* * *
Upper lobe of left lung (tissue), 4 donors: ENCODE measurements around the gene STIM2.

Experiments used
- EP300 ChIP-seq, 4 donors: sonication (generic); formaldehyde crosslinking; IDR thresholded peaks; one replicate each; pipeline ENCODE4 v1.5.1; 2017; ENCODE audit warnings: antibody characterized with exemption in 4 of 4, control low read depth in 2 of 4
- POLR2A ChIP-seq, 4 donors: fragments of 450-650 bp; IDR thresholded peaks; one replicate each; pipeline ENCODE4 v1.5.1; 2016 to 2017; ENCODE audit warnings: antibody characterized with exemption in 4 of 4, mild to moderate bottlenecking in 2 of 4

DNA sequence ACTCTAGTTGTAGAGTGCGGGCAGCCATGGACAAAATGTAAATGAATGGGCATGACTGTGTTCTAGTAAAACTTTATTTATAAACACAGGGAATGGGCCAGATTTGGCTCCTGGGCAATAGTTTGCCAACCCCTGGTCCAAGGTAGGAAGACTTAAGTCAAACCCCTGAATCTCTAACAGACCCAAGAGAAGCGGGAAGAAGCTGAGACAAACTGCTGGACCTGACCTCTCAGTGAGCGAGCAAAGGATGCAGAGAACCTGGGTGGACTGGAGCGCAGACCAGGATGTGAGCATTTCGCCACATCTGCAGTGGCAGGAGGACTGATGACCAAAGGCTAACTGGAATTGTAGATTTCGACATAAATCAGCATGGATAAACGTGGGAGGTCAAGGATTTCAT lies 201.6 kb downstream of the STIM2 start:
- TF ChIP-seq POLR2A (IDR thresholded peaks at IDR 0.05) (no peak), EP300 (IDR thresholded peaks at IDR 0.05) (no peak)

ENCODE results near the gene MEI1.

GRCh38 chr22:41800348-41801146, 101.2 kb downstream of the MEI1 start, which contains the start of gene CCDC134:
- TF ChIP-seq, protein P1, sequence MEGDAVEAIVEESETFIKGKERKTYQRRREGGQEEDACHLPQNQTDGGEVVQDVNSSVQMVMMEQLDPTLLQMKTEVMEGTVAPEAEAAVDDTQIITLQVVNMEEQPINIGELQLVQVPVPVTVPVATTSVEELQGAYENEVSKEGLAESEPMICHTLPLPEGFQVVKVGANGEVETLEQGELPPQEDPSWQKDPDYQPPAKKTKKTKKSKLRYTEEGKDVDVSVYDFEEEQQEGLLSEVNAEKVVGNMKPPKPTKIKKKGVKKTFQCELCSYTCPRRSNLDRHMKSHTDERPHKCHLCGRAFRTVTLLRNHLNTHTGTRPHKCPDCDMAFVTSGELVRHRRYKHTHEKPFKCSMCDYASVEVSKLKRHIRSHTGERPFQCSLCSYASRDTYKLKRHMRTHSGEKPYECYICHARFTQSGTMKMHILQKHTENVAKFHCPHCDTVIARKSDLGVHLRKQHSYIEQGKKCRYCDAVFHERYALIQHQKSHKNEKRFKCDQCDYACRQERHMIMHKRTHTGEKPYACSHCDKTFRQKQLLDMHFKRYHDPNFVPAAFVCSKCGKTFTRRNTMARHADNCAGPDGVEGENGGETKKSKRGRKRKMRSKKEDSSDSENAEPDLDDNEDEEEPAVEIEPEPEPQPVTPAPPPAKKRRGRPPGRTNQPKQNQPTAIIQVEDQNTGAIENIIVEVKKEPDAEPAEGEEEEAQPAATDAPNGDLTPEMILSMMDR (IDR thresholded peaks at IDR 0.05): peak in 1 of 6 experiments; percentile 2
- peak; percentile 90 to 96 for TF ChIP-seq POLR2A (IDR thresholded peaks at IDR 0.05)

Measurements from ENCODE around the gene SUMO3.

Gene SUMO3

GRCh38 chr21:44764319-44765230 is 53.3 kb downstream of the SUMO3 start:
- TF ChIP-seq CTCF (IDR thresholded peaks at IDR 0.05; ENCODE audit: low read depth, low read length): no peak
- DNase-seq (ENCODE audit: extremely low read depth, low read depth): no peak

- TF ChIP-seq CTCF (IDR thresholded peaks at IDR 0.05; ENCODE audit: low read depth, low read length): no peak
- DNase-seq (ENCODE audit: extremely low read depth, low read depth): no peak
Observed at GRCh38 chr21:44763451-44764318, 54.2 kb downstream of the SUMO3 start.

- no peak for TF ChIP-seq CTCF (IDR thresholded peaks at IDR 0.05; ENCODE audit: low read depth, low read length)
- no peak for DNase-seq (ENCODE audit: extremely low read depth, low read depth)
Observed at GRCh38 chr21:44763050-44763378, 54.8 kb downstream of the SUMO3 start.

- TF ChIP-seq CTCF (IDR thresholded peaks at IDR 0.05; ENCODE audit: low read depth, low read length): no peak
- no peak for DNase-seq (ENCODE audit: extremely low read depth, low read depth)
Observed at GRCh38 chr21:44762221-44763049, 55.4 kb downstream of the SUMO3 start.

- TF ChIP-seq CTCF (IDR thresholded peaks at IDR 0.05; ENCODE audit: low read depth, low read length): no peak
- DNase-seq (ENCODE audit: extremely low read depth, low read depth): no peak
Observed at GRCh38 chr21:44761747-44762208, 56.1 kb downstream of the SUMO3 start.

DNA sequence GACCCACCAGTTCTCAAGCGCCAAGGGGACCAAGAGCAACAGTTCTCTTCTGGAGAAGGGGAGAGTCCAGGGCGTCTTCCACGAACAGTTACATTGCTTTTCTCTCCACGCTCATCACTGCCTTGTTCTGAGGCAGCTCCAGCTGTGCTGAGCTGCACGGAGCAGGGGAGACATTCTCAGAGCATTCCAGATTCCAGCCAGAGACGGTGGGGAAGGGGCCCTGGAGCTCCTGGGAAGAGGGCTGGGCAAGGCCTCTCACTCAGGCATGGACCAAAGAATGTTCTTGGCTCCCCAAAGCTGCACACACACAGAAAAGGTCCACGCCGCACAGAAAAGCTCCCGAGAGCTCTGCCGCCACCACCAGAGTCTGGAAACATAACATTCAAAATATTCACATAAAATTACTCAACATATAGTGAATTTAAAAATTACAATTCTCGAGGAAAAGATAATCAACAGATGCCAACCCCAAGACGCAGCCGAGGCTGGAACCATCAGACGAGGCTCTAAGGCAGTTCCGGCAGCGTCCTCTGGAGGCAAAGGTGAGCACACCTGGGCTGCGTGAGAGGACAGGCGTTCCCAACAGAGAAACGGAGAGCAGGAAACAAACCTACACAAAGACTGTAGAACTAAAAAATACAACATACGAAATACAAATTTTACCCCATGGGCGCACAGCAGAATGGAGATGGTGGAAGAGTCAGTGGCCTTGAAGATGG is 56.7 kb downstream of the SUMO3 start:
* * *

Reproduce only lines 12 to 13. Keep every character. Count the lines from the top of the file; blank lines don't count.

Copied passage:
Gene SUMO3

GRCh38 chr21:44764319-44765230 is 53.3 kb downstream of the SUMO3 start: